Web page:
St Kilda's unusual meat-eating field mice

Meat appears to have increasingly become part of the diet of St Kilda's unusual field mice.

The mice are thought to have arrived on the remote archipelago with the Vikings or with the isle's first residents.

A lack of predators and a need to adapt to the cold is believed to have played a part in why the mice can grow to twice the size of mainland field mice.

Scientists have noted the mice are eating meat by either preying on birds or scavenging on dead ones.

On the mainland, field mice mainly feed on seeds from trees, but also insects, berries, nuts and fungi.

St Kilda's field mice inhabit the islands of Hirta and Dun.

They mostly eat snails, insects, moss and plant seeds, though some have previously been seen feeding on the carcasses of the island's Soay sheep.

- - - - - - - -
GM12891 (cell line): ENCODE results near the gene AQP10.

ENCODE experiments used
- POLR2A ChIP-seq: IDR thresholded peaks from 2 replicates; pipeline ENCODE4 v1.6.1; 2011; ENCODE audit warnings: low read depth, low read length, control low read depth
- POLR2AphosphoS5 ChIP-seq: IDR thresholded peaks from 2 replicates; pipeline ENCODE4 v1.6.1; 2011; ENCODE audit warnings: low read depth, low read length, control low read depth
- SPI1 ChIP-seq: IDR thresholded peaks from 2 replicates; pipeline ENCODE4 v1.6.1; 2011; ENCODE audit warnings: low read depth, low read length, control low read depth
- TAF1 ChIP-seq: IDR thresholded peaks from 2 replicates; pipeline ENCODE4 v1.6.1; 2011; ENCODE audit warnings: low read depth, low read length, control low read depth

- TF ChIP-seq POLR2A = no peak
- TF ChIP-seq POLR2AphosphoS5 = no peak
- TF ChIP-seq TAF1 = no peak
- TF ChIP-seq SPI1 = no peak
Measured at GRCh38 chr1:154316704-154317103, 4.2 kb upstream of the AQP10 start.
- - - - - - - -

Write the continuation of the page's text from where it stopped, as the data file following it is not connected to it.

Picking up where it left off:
The archipelago's huge seabird colonies could also be a source of sustenance for some of the mice on Hirta.

The National Trust for Scotland, which manages St Kilda as a Unesco World Heritage site, said there was also evidence from isotope analysis that they were eating marine protein, which would suggest seabirds or their eggs.

Ecologist Conor McKinney told BBC Alba's Mermaid Tales programme their larger size had allowed the St Kila mouse to take advantage of different foods.

Mr McKinney said: "One of the things we have found about the St Kilda mouse is these mice at the back of the island have started eating more meat.

"We don't know if it is predation or whether it is scavenging of dead birds, but that is one thing we have started seeing."

Mr McKinney said it remained unclear how mice first arrived on St Kilda.

But he added: "They have been here for hundreds if not thousands of years."

A second kind of mouse used to be found on the islands.

The St Kilda house mouse - also larger than its mainland cousins - died out soon after the isles' last residents left in an evacuation in 1930.